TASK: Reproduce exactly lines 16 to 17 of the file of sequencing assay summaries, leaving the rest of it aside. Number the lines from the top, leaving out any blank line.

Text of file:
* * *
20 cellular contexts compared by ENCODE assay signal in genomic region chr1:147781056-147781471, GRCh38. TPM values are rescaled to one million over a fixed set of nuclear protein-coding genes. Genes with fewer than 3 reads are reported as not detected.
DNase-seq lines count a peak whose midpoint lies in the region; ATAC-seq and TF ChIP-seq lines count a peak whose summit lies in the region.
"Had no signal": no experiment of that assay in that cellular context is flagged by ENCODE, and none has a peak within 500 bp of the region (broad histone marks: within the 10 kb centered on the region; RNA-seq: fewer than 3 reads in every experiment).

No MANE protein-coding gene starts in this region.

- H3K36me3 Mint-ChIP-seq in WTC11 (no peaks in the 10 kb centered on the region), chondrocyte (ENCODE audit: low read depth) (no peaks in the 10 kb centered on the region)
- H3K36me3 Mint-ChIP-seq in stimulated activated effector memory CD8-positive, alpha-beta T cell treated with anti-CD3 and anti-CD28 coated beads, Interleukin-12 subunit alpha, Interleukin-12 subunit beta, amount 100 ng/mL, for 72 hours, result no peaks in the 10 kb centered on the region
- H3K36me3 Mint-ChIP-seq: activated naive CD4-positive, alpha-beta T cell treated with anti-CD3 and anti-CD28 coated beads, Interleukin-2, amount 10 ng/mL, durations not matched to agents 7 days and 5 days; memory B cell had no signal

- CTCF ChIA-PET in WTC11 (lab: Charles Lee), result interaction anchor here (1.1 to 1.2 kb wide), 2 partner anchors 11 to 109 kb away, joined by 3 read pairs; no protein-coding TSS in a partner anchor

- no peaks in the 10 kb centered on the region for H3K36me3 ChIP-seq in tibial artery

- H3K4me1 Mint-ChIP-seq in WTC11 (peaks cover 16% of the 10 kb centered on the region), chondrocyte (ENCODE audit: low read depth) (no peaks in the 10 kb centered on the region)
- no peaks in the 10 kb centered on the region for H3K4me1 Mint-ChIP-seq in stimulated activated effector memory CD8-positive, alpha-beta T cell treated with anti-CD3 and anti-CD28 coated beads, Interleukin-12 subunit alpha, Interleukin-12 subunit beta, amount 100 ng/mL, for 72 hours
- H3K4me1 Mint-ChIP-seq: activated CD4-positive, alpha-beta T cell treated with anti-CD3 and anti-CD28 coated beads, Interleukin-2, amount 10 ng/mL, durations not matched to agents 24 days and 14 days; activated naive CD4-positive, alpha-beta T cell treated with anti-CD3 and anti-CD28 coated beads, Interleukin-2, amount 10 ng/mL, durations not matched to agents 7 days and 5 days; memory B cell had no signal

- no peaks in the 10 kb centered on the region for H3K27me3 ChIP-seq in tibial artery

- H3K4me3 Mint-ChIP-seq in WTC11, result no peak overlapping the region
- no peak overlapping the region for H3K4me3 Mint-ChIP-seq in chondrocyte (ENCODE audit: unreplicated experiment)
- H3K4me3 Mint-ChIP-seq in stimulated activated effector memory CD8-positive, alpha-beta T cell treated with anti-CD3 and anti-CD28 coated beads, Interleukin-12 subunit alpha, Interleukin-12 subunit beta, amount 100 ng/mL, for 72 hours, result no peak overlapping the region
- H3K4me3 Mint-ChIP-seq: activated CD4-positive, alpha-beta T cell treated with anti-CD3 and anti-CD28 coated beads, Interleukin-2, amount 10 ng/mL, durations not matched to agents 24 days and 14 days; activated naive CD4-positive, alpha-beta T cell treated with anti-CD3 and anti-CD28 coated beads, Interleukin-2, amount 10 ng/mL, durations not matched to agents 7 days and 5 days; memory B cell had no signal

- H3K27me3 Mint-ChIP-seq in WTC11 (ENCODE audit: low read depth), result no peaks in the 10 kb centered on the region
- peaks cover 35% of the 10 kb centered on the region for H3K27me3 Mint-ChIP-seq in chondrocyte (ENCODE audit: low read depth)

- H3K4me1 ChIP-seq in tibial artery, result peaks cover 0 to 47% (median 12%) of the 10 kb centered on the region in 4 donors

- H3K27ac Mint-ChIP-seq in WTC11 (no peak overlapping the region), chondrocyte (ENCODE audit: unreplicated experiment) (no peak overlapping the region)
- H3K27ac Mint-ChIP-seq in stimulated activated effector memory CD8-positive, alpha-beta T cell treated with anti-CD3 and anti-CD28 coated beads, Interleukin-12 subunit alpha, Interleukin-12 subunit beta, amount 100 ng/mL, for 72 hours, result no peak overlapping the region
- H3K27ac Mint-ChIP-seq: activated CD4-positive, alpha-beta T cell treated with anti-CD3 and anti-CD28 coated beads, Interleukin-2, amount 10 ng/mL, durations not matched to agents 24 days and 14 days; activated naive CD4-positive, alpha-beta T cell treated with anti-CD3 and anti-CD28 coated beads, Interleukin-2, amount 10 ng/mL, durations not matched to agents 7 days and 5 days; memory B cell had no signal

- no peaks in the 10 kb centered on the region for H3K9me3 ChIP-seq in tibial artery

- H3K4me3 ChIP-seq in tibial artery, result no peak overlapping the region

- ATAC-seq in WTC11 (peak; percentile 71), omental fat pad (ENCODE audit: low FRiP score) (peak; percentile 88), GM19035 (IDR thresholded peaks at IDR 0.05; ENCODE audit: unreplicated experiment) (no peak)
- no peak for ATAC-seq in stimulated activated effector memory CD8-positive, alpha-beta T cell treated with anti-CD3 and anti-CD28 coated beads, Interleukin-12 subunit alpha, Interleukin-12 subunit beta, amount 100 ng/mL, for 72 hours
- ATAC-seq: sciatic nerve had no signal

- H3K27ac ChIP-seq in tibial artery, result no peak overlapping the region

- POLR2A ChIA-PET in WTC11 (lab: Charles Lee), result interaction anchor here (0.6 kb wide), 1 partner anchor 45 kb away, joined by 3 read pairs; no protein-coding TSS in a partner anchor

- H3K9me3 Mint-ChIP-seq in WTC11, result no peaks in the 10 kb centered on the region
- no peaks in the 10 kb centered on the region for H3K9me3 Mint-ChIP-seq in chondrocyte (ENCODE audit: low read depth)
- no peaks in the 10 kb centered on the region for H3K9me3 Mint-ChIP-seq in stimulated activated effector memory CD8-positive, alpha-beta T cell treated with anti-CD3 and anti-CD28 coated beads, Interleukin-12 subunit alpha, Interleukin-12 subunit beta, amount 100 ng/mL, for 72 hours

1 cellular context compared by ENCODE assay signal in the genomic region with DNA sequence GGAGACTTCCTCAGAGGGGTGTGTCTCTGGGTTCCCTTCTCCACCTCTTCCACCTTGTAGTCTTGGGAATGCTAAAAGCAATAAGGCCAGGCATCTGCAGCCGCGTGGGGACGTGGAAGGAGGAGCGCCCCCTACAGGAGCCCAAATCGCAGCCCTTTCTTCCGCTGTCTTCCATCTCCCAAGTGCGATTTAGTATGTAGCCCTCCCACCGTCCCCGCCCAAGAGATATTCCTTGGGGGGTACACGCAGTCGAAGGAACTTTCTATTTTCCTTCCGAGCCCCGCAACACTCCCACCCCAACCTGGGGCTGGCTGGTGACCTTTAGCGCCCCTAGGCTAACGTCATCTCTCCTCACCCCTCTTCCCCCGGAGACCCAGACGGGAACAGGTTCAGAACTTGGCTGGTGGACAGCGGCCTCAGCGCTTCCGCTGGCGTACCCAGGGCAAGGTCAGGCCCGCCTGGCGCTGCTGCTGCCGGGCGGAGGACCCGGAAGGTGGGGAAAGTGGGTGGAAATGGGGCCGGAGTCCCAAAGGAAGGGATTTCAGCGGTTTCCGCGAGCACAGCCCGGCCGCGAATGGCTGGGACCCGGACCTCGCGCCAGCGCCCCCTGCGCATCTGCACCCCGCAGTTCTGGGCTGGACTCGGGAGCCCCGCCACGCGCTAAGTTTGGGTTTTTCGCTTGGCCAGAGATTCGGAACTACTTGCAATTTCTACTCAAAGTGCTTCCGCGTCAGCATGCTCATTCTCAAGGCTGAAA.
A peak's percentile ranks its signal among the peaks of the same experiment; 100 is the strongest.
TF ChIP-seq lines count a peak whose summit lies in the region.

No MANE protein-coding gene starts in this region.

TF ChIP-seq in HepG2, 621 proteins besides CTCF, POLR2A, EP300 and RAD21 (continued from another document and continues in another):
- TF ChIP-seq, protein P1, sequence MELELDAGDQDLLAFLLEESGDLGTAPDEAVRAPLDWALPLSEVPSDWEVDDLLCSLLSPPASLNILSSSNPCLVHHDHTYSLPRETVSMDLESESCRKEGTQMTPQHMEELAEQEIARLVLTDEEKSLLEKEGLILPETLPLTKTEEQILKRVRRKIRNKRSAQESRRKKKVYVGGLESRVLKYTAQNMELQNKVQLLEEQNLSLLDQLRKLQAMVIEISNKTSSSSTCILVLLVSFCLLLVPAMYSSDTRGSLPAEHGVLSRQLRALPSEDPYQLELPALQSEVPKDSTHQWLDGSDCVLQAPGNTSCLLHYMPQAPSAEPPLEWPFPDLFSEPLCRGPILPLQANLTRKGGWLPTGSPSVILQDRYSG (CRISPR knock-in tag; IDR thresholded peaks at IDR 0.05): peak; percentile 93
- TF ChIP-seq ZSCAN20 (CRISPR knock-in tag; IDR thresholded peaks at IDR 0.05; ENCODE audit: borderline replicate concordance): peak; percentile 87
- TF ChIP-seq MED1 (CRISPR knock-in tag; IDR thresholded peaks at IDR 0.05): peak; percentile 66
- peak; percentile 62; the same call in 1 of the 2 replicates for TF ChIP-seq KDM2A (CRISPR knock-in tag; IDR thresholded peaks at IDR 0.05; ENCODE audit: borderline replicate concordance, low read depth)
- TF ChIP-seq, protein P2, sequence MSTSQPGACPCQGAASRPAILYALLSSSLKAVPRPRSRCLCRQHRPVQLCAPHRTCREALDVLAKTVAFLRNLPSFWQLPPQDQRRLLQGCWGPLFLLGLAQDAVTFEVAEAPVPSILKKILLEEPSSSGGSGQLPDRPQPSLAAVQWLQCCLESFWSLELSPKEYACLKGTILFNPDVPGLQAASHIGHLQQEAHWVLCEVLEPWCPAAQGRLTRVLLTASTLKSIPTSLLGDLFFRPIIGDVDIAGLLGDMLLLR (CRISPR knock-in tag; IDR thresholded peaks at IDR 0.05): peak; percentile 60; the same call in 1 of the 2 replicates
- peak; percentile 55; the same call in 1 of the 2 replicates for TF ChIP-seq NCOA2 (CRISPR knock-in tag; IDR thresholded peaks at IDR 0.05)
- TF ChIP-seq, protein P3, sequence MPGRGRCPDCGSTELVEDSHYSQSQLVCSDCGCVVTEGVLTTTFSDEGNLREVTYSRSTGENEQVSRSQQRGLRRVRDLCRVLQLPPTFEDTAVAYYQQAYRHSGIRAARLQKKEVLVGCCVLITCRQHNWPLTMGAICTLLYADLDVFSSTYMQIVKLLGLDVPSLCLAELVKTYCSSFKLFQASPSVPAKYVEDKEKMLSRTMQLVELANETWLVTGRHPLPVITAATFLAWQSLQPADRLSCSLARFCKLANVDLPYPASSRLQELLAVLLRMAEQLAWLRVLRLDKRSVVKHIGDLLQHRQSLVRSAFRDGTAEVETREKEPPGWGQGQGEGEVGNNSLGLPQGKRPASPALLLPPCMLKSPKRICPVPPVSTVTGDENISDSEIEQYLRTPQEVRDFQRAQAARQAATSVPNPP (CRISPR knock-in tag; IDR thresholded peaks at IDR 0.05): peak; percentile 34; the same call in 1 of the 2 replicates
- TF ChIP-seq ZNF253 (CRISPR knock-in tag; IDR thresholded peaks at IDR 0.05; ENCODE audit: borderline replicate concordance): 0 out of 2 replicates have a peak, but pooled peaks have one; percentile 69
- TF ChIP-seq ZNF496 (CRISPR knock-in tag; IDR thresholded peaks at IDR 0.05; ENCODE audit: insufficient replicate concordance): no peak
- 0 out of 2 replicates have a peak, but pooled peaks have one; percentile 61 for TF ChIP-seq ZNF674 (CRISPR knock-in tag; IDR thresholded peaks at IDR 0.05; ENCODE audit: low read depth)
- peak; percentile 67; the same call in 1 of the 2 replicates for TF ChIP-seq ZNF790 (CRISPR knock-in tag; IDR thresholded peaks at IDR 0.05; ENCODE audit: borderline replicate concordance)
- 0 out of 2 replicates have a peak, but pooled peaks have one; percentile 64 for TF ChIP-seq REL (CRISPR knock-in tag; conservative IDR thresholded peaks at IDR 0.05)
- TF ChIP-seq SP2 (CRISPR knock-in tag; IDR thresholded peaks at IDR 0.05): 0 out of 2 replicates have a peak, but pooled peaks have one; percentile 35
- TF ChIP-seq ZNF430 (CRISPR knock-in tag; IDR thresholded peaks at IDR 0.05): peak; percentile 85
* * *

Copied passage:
- H3K4me3 Mint-ChIP-seq in stimulated activated effector memory CD8-positive, alpha-beta T cell treated with anti-CD3 and anti-CD28 coated beads, Interleukin-12 subunit alpha, Interleukin-12 subunit beta, amount 100 ng/mL, for 72 hours, result no peak overlapping the region
- H3K4me3 Mint-ChIP-seq: activated CD4-positive, alpha-beta T cell treated with anti-CD3 and anti-CD28 coated beads, Interleukin-2, amount 10 ng/mL, durations not matched to agents 24 days and 14 days; activated naive CD4-positive, alpha-beta T cell treated with anti-CD3 and anti-CD28 coated beads, Interleukin-2, amount 10 ng/mL, durations not matched to agents 7 days and 5 days; memory B cell had no signal